Wanna Compete with Apple? Focus on Experiences.


  • Apple’s insane profitability has the other big guys jealous and freaked out.
  • None are stupid enough to try to compete with Apple on Apple’s terms.
  • The way to beat Apple is to redefine the game by making apps irrelevant and by making mobile just a piece of the equation.
  • The “Experience = Stuff / Time” model is a great way break the conversation down to really understand what is going to happen.

In 1999 I had an epiphany that the future of consumer products would be connected. I then spent the next 12 years of my Microsoft career trying to drive that vision.

No matter what product I was working on, moving the connected experiences ball forward was always a priority. Over time, I created a mental model for how this new, connected world, would be different than before. I’d joke that John Gage of Sun actually had it right when he said “The network is the computer”. But that pithy quote is not rich enough to fully describe the vision.

This is how I came up with “Experiences are Stuff over Time”:

An end-to-end user experience is a cohesive combination of devices, people, brands, channels, services, and content that improves over time.

(You really should read that post)

Over time I became increasingly frustrated that the industry at large (and Microsoft) was moving too slowly. For example, the bet on TCP/IP as the basis for all networking was supposed to ensure there was a common lingua franca for all devices. But every company’s desire to own vertical integration meant standards like UPnP became fragmented and neutered. The underlying complexity of TCP/IP didn’t help. It’s crazy that in 2012 (EDIT: Even in 2021!) it is still so difficult to get a home network working reliably all the time.

Ironically enough it is Apple’s phenomenal success in both defining “Apps” and “Mobile” through their deep vertical integration that is driving a sea change.

Why? Because Apple’s shockingly insane profitability will cause the big competitors (Google, Microsoft, Facebook, Amazon) to compete, and they will not try to compete on Apple’s terms. They are smarter than that, and they’ve all read Art of War.

In the Art of War, Sun Tzu teaches combatants to avoid direct confrontation and instead to create opportunities from the relative weaknesses of the enemy. Apple is so strong right now that any competitor would be criminally stupid to attempt to try to compete directly. Competing directly with Apple would mean building a vertically integrated ecosystem where the components of the end-to-end user experience is provided almost exclusively by one company. From channels (e.g. retail), to people (only those with Apple products), to devices (all the way to the silicon), and even content (apps exclusive to Apple devices), Apple’s strength comes from this vertical integration.

But this leads to where Apple is potentially weak:  End-to-end experiences where the components are heterogeneous within (e.g. multiple device manufacturers) and across (e.g. one company provides a service and another provides content).

The only way to think about consumer products is from the consumer’s perspective and the Experiences = Stuff / Time mental model provides a great framework for doing that. Consumers want and love cohesive end-to-end experiences across all of their devices, involving many people, via multiple channels, powered by a range of services, and full of content. Go read my post on it again.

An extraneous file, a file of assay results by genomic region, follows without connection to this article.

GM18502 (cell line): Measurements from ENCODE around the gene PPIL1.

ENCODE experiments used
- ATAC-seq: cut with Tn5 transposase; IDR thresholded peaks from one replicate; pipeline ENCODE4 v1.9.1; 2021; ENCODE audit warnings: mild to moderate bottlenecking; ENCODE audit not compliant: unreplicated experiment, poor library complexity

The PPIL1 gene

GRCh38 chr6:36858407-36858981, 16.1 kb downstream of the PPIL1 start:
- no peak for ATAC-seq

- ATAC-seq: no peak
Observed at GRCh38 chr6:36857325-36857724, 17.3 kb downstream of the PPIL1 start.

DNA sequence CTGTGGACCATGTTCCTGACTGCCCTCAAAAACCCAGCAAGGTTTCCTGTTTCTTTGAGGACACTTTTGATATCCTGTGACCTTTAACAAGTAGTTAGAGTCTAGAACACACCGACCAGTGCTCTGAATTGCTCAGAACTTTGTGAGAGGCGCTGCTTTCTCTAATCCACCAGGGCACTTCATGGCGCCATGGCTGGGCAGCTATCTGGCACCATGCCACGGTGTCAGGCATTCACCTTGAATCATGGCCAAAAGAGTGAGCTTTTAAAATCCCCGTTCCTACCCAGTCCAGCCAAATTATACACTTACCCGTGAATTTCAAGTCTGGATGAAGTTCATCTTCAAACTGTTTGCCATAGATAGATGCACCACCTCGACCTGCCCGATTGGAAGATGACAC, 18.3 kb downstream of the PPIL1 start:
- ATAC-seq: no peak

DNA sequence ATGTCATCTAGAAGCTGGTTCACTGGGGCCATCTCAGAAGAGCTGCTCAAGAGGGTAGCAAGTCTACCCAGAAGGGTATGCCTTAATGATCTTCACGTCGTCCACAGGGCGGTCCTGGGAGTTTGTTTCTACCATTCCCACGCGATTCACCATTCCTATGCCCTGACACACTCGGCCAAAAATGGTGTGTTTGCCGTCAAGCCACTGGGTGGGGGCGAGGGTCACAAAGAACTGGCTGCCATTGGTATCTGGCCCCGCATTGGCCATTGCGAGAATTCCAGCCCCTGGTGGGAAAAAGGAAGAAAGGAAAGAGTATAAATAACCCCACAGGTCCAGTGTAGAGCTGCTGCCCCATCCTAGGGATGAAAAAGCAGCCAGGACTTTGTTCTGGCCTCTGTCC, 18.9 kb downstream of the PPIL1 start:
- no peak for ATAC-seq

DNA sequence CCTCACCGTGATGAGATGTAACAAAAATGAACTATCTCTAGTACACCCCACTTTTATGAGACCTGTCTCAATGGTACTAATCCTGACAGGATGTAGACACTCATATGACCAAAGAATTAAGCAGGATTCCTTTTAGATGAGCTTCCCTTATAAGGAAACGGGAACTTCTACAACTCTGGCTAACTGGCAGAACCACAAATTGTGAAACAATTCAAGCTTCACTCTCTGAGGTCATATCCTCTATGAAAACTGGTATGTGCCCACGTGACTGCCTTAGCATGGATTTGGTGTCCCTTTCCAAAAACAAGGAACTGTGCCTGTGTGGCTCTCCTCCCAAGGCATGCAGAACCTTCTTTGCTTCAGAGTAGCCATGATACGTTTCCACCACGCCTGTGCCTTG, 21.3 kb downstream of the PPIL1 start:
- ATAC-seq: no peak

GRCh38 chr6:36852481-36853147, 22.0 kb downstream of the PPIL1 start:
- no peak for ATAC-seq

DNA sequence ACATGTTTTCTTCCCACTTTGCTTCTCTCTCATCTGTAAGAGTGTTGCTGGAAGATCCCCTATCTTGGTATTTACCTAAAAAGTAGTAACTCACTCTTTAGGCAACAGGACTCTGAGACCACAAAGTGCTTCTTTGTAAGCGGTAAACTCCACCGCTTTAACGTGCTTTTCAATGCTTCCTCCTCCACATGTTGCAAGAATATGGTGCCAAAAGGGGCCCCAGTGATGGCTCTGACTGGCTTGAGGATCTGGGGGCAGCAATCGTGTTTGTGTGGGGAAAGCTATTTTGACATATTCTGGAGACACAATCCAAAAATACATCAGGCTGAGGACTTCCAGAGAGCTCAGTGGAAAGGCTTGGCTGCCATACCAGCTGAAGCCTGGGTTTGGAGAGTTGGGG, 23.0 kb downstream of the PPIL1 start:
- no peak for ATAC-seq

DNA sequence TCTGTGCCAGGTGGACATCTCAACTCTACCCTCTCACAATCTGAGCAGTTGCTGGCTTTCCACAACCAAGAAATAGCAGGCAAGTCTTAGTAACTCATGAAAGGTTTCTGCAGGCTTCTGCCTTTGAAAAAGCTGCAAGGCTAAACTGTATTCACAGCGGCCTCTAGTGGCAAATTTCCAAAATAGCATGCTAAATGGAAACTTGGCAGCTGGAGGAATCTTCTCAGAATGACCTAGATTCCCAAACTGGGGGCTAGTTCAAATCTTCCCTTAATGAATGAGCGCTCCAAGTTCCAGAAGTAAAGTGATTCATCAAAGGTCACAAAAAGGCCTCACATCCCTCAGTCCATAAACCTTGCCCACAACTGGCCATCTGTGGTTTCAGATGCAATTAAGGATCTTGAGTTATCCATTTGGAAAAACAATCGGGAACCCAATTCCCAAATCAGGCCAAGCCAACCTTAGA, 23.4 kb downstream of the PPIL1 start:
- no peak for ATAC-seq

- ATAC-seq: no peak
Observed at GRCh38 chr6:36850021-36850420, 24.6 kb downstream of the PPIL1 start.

Apple has nailed cohesiveness by removing complexity from the equation through vertical integration in devices, people, brands, channels, and services to differing degrees:

  • Devices – Particularly for iOS, Apple has complete vertical integration. Lesser so for Mac (still relies on Intel).
  • People – Deep vertical integration. Most Apple Experiences are exclusive to people in the Apple ecosystem.
  • Brands – Couldn’t be more deeply integrated.
  • Channels – Deep integration, but some leverage of other channels. Primary: iTunes, apple.com, and the Apple stores. Secondary: iPads at Walmart and iPhones at ATT stores.
  • Services – Most Apple successes are in areas where they are the most deeply integrated with their own services. iTunes. Siri. iMessage.
  • Content – The one place Apple has chosen to support broad heterogeneity; mostly because content is the most diverse component of any experience.

This deep vertical integration has worked well for Apple. But it also provides limits (not everyone wants or has only Apple devices).

Both Google & Microsoft demonstrated recently that they are not willing to try to compete directly with Apple. If Google really wanted to go directly after Apple’s model they would not have delivered the Nexus 7 as a zero-margin, cut-rate tablet co-branded with Asus. They would have, as I previously suggested they would, created a new consumer brand all their own.

If Microsoft really wanted to go directly after Apple, the Surface would not be “just a design point”, but would be the only WinRT device on the market.

What both companies are clearly doing instead is building a range of services that are available across a wide range of devices. This is the new battleground between Microsoft and Google (and to some extent Amazon & Facebook) is on delivering end-user value across any device, integrated with multiple services, combining powerful brands, and pulling from the best content sources all sold through multiple channels.

(That’s just another way of saying “Experience = Stuff over Time”, by the way).

This new battleground is not about apps.  It is not about mobile. It is not about tablets. It is about Experiences.

And I love watching it unfold.

Let me know your thoughts with a comment below.


  1. murani says:

    Everytime I search for a reasonable DLNA compatible TV and struggle I buy Apple stock. Years of missed opportunity will allow Apple to make more of an impact. SmartGlass from Microsoft has caused me to buy more Microsoft stock because they’ve found a really good alternative that is cross channel and platform.

  2. James says:

    You so desperately want to be heard.